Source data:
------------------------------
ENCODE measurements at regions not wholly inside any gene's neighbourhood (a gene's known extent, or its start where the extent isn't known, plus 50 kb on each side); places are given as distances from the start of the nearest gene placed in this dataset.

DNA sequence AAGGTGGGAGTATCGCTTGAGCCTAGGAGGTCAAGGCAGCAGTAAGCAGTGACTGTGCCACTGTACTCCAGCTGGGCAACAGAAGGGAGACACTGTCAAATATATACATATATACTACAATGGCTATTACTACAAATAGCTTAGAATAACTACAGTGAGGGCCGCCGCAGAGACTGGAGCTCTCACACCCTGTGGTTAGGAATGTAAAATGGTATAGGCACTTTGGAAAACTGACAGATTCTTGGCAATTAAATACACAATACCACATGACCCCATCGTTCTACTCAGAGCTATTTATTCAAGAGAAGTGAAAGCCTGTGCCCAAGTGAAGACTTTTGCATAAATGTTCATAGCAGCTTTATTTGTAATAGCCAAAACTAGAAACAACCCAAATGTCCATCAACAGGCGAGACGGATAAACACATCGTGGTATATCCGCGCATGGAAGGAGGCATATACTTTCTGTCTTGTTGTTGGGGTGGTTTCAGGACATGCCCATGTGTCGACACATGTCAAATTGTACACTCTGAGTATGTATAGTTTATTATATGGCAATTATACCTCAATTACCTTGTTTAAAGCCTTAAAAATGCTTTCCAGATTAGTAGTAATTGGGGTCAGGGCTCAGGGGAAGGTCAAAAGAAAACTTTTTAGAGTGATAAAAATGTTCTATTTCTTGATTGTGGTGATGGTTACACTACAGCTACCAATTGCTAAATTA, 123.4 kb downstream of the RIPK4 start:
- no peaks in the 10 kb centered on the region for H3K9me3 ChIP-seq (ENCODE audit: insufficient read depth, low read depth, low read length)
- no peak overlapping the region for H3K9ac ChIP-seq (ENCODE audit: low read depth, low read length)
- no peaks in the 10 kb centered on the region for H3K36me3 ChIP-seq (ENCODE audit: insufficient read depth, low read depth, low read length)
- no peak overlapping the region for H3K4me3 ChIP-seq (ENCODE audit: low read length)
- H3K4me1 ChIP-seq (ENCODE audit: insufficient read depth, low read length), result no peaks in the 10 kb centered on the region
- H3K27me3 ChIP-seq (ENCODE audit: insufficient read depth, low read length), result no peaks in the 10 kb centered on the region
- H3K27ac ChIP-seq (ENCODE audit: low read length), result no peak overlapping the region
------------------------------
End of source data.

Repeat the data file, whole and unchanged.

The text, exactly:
ENCODE measurements at regions not wholly inside any gene's neighbourhood (a gene's known extent, or its start where the extent isn't known, plus 50 kb on each side); places are given as distances from the start of the nearest gene placed in this dataset.

DNA sequence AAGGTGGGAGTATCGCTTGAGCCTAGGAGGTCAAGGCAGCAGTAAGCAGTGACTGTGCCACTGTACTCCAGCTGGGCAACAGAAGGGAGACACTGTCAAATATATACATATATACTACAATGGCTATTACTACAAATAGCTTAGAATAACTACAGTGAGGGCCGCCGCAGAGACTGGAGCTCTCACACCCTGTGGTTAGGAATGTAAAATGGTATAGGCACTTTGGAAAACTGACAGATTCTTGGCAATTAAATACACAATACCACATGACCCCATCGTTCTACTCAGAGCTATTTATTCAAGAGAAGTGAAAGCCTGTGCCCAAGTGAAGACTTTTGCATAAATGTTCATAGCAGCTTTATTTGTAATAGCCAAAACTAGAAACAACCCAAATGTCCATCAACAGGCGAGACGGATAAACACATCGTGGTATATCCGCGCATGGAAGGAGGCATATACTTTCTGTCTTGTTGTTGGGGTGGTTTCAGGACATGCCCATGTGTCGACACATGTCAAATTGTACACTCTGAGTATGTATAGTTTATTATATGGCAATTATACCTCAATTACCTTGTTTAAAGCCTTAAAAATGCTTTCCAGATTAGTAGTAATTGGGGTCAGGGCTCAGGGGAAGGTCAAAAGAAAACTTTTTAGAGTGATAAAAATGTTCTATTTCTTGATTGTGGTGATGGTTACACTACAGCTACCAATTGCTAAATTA, 123.4 kb downstream of the RIPK4 start:
- no peaks in the 10 kb centered on the region for H3K9me3 ChIP-seq (ENCODE audit: insufficient read depth, low read depth, low read length)
- no peak overlapping the region for H3K9ac ChIP-seq (ENCODE audit: low read depth, low read length)
- no peaks in the 10 kb centered on the region for H3K36me3 ChIP-seq (ENCODE audit: insufficient read depth, low read depth, low read length)
- no peak overlapping the region for H3K4me3 ChIP-seq (ENCODE audit: low read length)
- H3K4me1 ChIP-seq (ENCODE audit: insufficient read depth, low read length), result no peaks in the 10 kb centered on the region
- H3K27me3 ChIP-seq (ENCODE audit: insufficient read depth, low read length), result no peaks in the 10 kb centered on the region
- H3K27ac ChIP-seq (ENCODE audit: low read length), result no peak overlapping the region